Greg Cox wrote:
You know, back in 1982, people probably complained that "The Wrath of Khan" sounded too pulpy . . .
"They're trying to turn STAR TREK into STAR WARS!"
Hell Nicholas Meyer
hated that title. He wanted to call it The Undiscovered Country
, as the title is a Hamlet reference to death, one of the major themes of the film. He wanted that title so bad he finally used it in his next Trek film, which required Chancellor Gorkon to give the phrase a new meaning to justify the title.
Paper Moon wrote:
I don't think this is the real title. Abrams and crew have been fanatical about secrecy and I doubt they would let the title slip out like this.
The secrecy has been impressive. I remember having a clearer idea of Insurrection
at this point in production. I think there was even a leaked screenplay for INS, but don't quote me on that.
Also, regarding the colon: this would actually not be the first Trek film without a colon in the title. Both Generations and Nemesis officially lacked colons (see their respective MA pages).
In that case it's a semantic difference. Generations
are the actual titles of the film, as is the case with Insurrection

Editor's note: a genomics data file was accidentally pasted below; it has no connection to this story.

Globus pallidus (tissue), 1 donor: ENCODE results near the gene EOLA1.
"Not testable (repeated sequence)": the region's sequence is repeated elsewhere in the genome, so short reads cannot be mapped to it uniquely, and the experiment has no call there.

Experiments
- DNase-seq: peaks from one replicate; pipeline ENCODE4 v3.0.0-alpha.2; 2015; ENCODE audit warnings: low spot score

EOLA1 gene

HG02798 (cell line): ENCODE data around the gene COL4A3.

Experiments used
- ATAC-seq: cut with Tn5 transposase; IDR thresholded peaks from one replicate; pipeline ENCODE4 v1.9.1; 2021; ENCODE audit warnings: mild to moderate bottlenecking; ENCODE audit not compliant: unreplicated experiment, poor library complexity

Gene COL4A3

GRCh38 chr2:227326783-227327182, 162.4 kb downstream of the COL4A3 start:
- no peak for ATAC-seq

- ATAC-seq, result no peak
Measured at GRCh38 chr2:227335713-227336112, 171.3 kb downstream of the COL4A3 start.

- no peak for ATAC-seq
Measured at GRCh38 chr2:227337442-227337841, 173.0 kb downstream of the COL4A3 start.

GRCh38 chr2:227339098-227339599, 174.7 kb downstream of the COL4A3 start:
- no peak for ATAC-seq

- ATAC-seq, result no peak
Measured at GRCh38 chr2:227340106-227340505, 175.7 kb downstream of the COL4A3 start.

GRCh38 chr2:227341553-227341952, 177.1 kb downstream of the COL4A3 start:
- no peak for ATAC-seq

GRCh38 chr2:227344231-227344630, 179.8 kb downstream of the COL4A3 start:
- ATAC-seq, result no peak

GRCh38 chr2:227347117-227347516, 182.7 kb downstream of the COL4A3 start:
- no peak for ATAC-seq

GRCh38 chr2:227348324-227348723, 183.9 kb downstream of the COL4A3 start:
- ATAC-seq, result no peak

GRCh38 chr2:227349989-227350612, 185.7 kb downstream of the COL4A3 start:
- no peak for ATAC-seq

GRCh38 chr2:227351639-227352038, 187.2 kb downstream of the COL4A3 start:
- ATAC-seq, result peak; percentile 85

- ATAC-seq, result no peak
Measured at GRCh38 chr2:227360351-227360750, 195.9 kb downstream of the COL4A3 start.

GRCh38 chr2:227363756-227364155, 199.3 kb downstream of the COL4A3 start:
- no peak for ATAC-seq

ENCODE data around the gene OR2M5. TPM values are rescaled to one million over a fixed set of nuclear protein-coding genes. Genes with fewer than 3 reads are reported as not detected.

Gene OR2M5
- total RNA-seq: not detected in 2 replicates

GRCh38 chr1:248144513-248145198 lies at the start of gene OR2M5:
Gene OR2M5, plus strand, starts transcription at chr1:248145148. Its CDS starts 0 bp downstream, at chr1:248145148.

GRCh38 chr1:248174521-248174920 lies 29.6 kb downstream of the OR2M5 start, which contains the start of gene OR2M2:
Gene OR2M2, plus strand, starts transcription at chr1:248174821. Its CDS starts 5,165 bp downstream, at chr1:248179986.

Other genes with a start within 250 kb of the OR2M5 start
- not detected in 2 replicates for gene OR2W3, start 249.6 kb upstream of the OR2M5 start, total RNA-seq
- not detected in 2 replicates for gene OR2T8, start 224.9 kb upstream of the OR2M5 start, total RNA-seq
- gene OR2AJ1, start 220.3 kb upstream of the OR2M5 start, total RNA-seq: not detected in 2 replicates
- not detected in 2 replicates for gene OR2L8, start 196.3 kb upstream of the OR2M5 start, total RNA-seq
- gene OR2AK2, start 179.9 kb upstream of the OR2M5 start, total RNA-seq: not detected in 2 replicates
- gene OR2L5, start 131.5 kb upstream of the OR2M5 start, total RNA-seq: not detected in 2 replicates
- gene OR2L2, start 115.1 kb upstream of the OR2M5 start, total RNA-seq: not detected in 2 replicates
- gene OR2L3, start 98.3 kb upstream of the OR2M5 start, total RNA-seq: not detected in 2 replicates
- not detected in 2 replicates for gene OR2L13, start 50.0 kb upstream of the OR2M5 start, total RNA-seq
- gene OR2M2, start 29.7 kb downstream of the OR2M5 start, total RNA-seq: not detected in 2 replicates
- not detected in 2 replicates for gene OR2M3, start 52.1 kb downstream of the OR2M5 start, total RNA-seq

, First Contact
and so on - with Star Trek
put in front as a franchise signifier. For all itnents and purposes that's just like having a colon.
While, presumably, Star Trek Into Darkness
is intended to be a single phrase. A star trek into darkness - it sounds odd, yeah, but Star Trek
are two different thoughts entirely.
Set Harth wrote:
Supposedly that nickname was forced on the third film by the studio,
That may be so, but I'd be surprised if The Dark Knight
as a title was forced by the stuidos... as it was the first Batman film not called Batman
or Batman Something
. The Batman films have been similarly suspicious of colons, though (giving rise to the frankly awkward looking Batman Begins
), so there's that.